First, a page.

The inability to control is the bottom line when it comes to addiction. A person’s brain and behavior are greatly affected. When you become addicted, you continue to use the drug or carry on the habit despite the consequences. A person can become powerless to legal or illegal drugs and substances such as alcohol, nicotine, opioids, and/or marijuana. The brain starts to receive altered messages and all it can think about is the rewarding feeling the drug produces. The functioning of the neurotransmitters becomes distorted. The viscous cycle of tolerance starts to happen, and the person becomes persistent on experiencing the same high or an even better high better each time.
Addiction doesn’t just happen instantly. It builds its way into someone’s life. Cigarette smoking can start just at parties or social events, but then the person finds themselves keeping a pack in hand and reaching for a smoke more and more frequently. The risk of addiction varies by drug and certainly affects how quickly one forms the habit. Sometimes a person is prescribed a medication, and they become hooked after use (especially opioids). Painkillers cause a high risk for addiction.
Addiction is the accumulation of more and more of the user’s choice. The person needs higher doses to get high. Hence, drug addiction is also called substance abuse disorder. When a person tries to stop, they crave more and feel withdrawl symptoms. Some of the symptoms that person has become addicted to their drug of choice include the following:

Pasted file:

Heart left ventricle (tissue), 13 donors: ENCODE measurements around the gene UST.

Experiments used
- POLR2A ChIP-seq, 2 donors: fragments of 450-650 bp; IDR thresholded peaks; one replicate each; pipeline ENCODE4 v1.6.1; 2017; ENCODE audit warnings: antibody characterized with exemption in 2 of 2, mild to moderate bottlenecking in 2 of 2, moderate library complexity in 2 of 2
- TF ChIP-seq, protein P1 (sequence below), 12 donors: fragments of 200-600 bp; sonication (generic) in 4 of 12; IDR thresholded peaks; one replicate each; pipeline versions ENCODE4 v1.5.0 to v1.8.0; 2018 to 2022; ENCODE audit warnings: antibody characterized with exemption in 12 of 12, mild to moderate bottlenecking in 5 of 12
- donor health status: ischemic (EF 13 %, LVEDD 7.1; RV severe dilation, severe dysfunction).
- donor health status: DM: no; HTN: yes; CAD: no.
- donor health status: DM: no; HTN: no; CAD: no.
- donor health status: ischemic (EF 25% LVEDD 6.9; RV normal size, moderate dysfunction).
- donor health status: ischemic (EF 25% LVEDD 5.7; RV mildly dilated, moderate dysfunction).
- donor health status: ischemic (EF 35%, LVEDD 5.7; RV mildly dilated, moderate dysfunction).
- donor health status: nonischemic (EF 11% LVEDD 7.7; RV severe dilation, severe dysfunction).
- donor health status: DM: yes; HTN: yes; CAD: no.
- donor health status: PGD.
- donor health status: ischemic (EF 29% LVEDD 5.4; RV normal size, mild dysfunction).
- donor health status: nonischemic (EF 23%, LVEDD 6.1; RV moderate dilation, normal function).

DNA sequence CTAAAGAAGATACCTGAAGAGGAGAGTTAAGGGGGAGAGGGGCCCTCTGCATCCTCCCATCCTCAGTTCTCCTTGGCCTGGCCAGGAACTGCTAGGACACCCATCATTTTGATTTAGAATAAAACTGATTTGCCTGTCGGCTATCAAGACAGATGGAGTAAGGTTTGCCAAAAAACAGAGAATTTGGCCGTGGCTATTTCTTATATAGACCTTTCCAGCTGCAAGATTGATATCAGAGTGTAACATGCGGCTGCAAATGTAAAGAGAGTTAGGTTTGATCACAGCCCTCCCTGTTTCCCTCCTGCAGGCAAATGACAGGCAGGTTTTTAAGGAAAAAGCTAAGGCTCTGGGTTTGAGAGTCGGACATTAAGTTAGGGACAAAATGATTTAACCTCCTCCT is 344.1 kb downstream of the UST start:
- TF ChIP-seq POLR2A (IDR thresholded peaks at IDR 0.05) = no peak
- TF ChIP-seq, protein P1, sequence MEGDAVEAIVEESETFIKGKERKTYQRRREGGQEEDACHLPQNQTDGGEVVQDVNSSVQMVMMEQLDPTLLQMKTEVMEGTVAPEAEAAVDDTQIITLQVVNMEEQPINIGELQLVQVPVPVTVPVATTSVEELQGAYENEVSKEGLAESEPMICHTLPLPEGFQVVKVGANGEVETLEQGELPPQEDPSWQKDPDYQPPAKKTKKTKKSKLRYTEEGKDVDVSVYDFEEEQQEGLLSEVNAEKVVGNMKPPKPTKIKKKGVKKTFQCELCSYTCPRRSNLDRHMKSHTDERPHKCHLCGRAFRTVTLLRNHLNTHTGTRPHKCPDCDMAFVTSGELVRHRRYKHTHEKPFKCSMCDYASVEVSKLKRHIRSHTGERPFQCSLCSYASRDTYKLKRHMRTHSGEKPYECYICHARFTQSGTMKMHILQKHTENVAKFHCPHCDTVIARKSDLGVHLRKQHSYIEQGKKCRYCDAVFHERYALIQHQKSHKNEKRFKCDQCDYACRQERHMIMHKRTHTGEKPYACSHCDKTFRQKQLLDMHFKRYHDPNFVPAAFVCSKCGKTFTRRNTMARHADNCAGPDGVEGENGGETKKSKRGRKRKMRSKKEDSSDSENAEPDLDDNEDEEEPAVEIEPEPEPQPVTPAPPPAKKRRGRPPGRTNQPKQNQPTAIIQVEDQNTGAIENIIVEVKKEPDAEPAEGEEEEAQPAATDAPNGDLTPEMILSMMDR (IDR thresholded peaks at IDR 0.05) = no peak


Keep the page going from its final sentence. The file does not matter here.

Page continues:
- Having intense urges to use/take the drug.
- Drug use starts to prevail over responsibilities like work.
- Daily use of the drug, sometimes even several times per day.
- Continuing to use the drug despite any physical and health consequences.
- Doing whatever it takes to obtain the drug, which are behaviors you normally wouldn’t do.
- Spending lots of time going to get the drug in addition to time spent taking it.
- Spending excess money on the drug rather or not you can afford it.
- Doing things you shouldn’t under the influence of the drug, such as driving.
- Making sure you always have available supply of the drug.
- Feeling withdrawl when you don’t take the drug.
The main factors that cause addiction are your environment and genetics. Being exposed to the drug creates risk to partake. Traumatic life events can also cause a person to turn to drugs to deal with the situation. Feeling overwhelmed by stress can also cause drug use to help this feeling subside. Many addicts follow in the footsteps of their relatives. The reason people become addicted to drugs is an individualized experience.
Many addicts enjoy drugs and don’t want to stop, while others want and know they need help. The willpower to stop becomes a problem. Addiction is much more complicated than just deciding to stop and then you instantly doing it. The brain has to be re-wired to believe it can and will function without and the body has to feel committed to this process as well. There is help and hope and those in recovery help others. Addiction is a serious problem with serious consequences so most of the time testing the waters is never advisable because you may not be able to turn back.